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Free Audio Book:
Beastly Business, the first behavior/ bond mystery. Also available as an e-book. Click here to learn more.
Free Audio Book:
Click here for more information.
Welcome to MMilani.com
Written by veterinarian, consultant, teacher, and author Myrna Milani, this site is dedicated to furthering our understanding of animal health, behavior, and the human-animal bond. In addition to commentaries, favorite links, and biographical information, you will find the following:
- Information about available services, including problem dog and cat behavior consultations, behavior/bond consulting for organizations grappling with animal-related issues, and seminars and training for professionals and the general public.
- Articles that explore normal and problem human-animal relationships, normal and problem canine and feline behavior, and the different ways these may affect animal health.
- Discussions of and/or excerpts from nonfiction texts which introduce more in-depth explorations of these same subjects, and those from fiction which delve into more controversial areas of human-animal interaction, such as companion animal symbolism, zoophilia, and animal collecting or hoarding, among others.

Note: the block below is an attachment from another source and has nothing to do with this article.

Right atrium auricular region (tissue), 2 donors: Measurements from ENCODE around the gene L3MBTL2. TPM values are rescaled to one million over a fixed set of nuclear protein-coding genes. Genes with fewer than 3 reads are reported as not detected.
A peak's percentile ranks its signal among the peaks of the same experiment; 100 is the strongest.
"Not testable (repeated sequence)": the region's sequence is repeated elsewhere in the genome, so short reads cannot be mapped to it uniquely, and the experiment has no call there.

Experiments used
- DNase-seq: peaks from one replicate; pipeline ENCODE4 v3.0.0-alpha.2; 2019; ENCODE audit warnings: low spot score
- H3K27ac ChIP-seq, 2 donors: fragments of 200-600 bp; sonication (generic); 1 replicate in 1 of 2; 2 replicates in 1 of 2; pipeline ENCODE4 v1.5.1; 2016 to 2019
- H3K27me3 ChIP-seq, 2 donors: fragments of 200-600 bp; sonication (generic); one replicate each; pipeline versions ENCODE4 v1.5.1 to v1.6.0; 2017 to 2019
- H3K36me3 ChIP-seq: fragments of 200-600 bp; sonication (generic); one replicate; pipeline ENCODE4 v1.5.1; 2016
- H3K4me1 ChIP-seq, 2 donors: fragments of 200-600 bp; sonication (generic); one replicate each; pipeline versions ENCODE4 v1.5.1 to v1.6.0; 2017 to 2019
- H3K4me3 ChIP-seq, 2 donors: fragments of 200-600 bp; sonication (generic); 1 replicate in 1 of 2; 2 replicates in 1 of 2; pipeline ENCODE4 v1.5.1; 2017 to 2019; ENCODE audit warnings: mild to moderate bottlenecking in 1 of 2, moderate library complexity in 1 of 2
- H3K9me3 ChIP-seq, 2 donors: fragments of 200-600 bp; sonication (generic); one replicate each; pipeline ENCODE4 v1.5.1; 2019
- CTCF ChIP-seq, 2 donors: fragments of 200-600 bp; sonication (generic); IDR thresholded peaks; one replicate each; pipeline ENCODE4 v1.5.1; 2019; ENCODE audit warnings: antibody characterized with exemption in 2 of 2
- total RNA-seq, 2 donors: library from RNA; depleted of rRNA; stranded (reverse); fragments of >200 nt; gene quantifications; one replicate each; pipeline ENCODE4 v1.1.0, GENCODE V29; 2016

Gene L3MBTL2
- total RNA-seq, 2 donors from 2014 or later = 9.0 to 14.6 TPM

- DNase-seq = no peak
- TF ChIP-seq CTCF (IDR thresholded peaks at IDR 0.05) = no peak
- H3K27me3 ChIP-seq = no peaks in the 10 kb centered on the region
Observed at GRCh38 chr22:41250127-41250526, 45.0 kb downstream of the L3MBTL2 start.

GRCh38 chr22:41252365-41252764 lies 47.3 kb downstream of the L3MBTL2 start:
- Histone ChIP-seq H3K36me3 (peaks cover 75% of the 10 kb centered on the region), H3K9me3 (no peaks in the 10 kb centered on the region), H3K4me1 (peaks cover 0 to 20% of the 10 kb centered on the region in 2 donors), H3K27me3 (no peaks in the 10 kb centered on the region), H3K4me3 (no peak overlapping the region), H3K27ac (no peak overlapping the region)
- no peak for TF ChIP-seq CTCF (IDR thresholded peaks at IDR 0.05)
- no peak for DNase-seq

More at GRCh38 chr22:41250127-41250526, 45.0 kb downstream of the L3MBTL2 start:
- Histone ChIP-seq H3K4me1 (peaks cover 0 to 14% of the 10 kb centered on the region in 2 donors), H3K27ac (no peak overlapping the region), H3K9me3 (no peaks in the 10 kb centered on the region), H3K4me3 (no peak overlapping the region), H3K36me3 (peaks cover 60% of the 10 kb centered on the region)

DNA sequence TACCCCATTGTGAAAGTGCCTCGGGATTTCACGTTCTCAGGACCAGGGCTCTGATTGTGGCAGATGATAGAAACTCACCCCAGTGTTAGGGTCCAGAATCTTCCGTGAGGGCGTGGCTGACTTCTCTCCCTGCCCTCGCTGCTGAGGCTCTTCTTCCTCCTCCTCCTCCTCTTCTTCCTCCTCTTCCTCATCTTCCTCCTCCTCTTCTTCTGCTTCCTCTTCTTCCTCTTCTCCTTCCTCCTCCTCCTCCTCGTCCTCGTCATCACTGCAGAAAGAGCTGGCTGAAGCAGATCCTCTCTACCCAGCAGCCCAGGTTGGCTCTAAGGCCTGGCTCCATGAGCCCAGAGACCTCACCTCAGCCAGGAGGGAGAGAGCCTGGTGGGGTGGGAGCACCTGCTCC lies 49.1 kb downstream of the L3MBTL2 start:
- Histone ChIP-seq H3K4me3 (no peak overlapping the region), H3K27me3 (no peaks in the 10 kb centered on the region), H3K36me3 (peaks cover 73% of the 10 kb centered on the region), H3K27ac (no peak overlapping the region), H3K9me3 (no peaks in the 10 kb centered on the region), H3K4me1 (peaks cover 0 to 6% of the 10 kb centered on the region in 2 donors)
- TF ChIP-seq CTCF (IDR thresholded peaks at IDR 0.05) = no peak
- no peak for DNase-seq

This Month's Commentary:
When I was a little kid I used to think that living in the past went along with old age, based on the way my grandparents and others of their era referred to the same old events over and over again. Later I realized that people of all ages may do this. Whether perceived as good or bad, these events become their reference points, the standard against which they judge themselves and everyone and everything around them from then on.
Ellen Cooney’s The Mountaintop School for Dogs and Other Second Chances presents a cast of human and canine characters, all of whom experienced some past negative event that at least initially serves as their reference point. Unlike novels involving human-canine relationships that provide intimate, often gut-wrenching details associated with traumatic events to justify a character’s response, The Mountaintop School for Dogs asks us to forego that familiar literary tactic in favor of something far more intimate and in some ways unnerving. To achieve this, the author provides only the most essential details in a thought-provoking tale as stripped down as a bunkroom with only one bed made up, and as intelligent, elegant, and energy-efficient as a streetwise dog.